It is possible that someone may write a more devastating indictment of the Alliance for Progress than Hanson and support his charges with a more impressive bill of particulars. This, however, would take considerable doing, for Hanson has surveyed a wide area of Alliance activities and found them wanting in every instance.
He does not deny an extensive list of accomplishments in Latin America under Alliance auspices and with the aid of the $4 billion given to the Alliance by the United States during the past five years. The list would include the building of houses, schools, roads, health centers, and the like. Hanson simply brushes aside such items on the ground that United States aid of this sort to Latin America has been going on for a long time. The Alliance for Progress, he declares, was created for a different purpose, that of enabling Latin American nations to mobilize effectively their own resources. With the assistance of both public and private capital from the United States, they were supposed to promote economic development and reform their social and political systems.
Instead of accomplishing these ends, he believes, Latin Americans have viewed the Alliance as a gimmick by which money could be secured from the United States. Even worse: the American government has actually encouraged them to believe that they have the moral right to put their hands in the pockets of American taxpayers, because American investors have made profits in Latin America in the past, or because the American government wants votes in the Organization of the American States.
As shown in Hanson’s analysis, the mismanagement of the Alliance has caused actual decline in the rate of Latin American economic growth and complete failure to establish a climate favorable to foreign capital, while Latin American capital has fled to safe havens abroad. Other results have been intensification of political instability, increase of military dictatorships, and widening of the gap between the rich and the poor. Latin Americans have almost completely failed to effect land reform, stop inflation, or stamp out corruption in government. The United States has either condoned or encouraged disregard for the purposes of the Alliance and thus has promoted among Latin American nations a combination of mendicancy and blackmail which has undermined their character and reduced their freedom.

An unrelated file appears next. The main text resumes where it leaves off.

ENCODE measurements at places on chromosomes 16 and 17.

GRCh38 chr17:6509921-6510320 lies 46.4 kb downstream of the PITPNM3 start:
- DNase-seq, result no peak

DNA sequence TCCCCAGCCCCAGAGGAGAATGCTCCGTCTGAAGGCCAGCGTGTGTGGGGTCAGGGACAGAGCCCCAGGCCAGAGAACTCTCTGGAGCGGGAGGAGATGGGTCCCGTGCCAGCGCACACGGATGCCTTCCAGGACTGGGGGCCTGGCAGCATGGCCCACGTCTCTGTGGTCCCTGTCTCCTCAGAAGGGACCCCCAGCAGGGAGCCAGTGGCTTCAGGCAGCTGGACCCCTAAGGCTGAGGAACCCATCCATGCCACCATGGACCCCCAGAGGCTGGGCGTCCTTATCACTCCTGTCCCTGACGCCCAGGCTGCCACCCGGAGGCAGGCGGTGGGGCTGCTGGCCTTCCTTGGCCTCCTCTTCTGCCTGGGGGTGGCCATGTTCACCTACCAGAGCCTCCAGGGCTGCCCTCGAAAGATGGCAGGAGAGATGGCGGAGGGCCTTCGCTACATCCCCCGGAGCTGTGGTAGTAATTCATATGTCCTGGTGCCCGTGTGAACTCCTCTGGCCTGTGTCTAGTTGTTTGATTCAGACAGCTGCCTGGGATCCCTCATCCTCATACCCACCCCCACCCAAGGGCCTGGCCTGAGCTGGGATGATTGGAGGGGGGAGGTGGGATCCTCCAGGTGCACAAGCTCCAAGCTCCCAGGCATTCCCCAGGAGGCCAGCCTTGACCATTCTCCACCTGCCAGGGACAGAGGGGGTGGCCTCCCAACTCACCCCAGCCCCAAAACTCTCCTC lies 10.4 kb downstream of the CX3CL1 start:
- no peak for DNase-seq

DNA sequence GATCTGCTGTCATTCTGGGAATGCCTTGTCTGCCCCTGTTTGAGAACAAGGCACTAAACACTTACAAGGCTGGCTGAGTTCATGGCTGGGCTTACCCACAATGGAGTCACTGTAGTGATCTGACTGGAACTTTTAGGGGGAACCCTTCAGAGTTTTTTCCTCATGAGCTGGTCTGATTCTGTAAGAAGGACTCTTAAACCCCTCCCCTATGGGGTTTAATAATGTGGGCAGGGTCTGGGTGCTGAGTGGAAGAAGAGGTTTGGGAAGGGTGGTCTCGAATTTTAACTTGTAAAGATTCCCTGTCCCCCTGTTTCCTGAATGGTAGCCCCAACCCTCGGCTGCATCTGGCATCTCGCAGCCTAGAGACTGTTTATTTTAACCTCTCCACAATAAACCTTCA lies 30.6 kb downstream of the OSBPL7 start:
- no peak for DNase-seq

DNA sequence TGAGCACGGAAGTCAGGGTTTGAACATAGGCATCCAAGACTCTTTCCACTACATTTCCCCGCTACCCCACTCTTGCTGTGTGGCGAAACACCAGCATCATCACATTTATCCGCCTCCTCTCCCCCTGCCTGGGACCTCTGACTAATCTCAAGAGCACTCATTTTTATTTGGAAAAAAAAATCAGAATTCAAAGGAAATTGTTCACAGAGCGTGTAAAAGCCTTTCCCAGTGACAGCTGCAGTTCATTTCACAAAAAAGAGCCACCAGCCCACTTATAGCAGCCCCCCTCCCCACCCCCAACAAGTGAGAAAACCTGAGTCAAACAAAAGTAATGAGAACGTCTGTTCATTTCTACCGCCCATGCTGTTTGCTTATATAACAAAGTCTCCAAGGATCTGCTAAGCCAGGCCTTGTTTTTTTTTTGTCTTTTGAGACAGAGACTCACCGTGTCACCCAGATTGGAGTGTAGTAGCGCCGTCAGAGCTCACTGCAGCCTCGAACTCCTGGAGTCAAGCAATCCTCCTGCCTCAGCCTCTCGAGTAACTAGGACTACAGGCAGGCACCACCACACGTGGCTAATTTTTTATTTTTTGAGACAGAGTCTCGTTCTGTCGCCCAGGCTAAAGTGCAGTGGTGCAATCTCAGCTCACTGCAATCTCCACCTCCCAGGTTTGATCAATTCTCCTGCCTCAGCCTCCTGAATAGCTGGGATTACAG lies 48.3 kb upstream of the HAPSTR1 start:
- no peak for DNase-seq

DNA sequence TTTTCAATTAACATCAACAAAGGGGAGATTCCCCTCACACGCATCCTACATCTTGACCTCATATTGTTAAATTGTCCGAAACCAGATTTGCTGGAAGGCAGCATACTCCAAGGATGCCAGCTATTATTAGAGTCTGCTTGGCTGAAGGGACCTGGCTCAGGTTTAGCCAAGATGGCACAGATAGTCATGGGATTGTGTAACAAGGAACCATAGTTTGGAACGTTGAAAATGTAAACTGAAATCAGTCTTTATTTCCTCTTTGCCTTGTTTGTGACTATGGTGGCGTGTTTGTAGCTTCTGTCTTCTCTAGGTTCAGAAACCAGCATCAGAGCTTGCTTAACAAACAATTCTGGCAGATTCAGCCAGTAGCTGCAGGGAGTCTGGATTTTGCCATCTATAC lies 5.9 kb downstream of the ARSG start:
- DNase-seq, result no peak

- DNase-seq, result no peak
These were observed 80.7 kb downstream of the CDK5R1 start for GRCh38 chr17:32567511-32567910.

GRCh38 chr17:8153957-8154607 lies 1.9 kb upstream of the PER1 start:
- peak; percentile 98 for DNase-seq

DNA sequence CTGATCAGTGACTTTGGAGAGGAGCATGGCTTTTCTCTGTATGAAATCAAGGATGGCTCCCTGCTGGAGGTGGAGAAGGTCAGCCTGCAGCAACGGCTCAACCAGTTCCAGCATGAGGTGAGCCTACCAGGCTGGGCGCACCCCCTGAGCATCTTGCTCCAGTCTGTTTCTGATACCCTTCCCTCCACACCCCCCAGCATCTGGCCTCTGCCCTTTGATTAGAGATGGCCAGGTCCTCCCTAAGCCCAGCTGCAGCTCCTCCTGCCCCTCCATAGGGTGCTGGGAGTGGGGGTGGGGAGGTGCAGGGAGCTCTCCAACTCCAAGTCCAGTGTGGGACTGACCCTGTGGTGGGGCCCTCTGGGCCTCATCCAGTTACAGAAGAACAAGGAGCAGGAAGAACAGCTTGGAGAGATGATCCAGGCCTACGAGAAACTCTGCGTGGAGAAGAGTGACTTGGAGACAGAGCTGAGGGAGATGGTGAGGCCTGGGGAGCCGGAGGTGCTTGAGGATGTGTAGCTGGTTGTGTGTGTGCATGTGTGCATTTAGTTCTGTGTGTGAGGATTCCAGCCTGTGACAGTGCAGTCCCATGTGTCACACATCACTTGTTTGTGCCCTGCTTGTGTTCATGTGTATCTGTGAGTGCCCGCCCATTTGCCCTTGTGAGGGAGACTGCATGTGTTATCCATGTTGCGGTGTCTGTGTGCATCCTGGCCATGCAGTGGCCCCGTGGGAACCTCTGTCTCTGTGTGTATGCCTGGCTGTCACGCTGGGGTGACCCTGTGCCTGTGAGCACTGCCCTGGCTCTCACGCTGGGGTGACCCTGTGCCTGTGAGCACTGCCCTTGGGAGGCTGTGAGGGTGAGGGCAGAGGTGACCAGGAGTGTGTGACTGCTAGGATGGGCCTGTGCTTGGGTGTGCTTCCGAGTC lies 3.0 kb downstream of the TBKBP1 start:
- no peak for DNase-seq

While Hanson vehemently deplores these alleged malfunctions of the Alliance, he seems to be even more concerned about derelictions by the executive branch of the American government. Contemptuous of the Congress and guilty of “fraud” (p. 79) in presenting data to congressional committees, it has also been dishonest in appraising the accomplishments of the Alliance. He attributes this conduct to fear of unfavorable political repercussions if the truth were told, but he notes that the government has been influenced also by the vested interests of a bureaucracy, the connivance of business interests, and some support from the academic community.
These are only samples of the indictment which Hanson supports with statistics and references to numerous documents. Whether his evidence is sufficient to justify his analysis must be determined by each individual who reads his work. His credentials as a competent student of Latin American Affairs are extensive, however, and no one interested in the integrity of the American government as well as in the Alliance for Progress itself should neglect his account.